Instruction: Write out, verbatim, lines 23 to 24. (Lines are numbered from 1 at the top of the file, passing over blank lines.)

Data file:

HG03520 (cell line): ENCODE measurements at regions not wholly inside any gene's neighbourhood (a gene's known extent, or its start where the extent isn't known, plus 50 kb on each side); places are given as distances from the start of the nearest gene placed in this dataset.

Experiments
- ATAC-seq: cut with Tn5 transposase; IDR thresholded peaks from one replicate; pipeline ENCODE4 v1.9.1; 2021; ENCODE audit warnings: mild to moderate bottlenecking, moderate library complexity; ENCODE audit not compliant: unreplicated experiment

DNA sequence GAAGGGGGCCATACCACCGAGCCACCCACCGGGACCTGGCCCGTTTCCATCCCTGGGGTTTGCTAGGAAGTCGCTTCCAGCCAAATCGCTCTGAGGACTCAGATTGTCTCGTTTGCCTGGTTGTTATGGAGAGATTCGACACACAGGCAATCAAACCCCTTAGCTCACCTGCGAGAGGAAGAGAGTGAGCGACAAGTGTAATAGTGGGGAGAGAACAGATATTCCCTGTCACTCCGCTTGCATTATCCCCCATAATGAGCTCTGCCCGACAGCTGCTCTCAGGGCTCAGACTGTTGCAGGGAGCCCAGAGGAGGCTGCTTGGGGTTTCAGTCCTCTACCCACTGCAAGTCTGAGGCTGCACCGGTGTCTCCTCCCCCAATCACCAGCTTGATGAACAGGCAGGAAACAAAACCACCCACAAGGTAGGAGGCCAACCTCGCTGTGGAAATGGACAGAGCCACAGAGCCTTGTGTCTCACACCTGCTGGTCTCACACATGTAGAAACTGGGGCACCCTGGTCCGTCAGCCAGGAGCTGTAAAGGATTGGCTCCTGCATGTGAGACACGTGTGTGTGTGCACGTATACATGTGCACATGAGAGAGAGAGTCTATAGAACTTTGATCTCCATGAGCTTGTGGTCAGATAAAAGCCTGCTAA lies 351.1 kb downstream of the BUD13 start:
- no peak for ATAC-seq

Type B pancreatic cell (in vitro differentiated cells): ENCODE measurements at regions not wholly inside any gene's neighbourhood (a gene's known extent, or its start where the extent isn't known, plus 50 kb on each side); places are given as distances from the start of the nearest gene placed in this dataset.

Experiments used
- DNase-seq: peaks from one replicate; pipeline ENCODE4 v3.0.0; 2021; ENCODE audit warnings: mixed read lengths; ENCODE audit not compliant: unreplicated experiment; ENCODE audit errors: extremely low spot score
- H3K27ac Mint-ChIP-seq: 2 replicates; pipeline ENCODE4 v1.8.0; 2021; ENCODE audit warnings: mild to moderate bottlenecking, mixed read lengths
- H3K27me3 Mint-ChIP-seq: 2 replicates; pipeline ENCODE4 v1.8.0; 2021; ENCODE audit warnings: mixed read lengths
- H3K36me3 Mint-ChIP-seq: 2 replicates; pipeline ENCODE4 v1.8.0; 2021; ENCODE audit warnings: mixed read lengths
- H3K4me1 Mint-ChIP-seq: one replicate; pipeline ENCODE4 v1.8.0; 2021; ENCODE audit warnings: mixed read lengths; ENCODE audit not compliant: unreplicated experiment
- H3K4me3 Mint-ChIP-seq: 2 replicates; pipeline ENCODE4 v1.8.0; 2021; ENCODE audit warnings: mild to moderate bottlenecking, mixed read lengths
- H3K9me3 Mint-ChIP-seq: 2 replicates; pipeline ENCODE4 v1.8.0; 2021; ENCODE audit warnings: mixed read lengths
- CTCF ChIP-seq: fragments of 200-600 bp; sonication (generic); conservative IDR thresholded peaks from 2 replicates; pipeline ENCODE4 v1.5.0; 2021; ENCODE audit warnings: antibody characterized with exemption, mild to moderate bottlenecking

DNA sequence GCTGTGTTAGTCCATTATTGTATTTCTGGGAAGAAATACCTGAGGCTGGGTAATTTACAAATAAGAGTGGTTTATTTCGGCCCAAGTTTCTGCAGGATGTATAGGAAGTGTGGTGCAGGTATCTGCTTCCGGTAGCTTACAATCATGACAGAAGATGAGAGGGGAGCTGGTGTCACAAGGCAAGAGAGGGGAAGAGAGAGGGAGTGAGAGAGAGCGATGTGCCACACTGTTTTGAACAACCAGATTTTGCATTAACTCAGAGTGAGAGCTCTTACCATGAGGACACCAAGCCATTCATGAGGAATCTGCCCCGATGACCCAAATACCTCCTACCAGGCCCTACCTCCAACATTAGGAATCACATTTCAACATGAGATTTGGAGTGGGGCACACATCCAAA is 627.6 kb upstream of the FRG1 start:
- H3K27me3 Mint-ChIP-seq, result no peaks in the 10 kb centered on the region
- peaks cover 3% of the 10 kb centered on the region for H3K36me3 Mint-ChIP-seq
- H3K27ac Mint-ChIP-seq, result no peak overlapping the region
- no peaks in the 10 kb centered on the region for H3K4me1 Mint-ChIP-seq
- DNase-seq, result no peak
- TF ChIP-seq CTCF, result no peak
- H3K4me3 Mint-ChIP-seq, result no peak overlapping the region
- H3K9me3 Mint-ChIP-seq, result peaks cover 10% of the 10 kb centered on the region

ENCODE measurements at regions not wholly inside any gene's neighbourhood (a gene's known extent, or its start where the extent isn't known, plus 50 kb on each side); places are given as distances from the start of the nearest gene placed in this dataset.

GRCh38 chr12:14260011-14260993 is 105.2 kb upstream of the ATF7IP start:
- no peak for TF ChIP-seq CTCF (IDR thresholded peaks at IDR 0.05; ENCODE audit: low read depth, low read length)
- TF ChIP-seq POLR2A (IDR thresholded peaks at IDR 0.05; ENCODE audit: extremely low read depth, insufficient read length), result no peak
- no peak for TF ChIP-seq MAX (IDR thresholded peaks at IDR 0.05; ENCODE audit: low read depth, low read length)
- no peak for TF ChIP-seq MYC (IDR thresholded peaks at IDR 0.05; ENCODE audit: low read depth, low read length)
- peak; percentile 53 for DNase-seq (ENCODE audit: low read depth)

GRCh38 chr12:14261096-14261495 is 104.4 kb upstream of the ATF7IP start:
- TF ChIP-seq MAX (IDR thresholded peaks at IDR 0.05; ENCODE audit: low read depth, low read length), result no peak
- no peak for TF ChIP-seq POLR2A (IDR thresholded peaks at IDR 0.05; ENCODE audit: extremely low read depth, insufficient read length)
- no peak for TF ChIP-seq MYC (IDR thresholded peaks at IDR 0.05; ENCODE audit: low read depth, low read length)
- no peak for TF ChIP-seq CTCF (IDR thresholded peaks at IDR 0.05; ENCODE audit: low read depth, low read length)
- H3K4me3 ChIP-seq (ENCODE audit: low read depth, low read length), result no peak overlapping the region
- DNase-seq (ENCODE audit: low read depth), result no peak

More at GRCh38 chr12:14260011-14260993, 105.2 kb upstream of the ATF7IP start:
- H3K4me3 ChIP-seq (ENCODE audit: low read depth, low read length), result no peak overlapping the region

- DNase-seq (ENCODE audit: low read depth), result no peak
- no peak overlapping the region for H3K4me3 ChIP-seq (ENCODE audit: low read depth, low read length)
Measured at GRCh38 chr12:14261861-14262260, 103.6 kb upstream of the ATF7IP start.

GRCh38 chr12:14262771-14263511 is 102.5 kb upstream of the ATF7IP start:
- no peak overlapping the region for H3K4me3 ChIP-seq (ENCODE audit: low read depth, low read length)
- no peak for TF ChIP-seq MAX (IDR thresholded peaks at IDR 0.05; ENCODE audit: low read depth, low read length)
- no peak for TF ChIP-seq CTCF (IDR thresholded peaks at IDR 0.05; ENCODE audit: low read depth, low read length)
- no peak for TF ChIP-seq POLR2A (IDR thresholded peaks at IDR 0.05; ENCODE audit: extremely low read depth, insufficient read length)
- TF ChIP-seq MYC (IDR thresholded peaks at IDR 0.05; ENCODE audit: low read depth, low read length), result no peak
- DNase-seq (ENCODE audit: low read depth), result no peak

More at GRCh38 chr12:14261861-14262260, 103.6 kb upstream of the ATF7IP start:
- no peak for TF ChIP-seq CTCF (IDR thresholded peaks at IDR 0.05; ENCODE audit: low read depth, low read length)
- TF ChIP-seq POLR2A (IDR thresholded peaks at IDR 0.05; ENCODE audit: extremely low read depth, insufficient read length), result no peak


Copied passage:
- H3K4me3 Mint-ChIP-seq, result no peak overlapping the region
- H3K9me3 Mint-ChIP-seq, result peaks cover 10% of the 10 kb centered on the region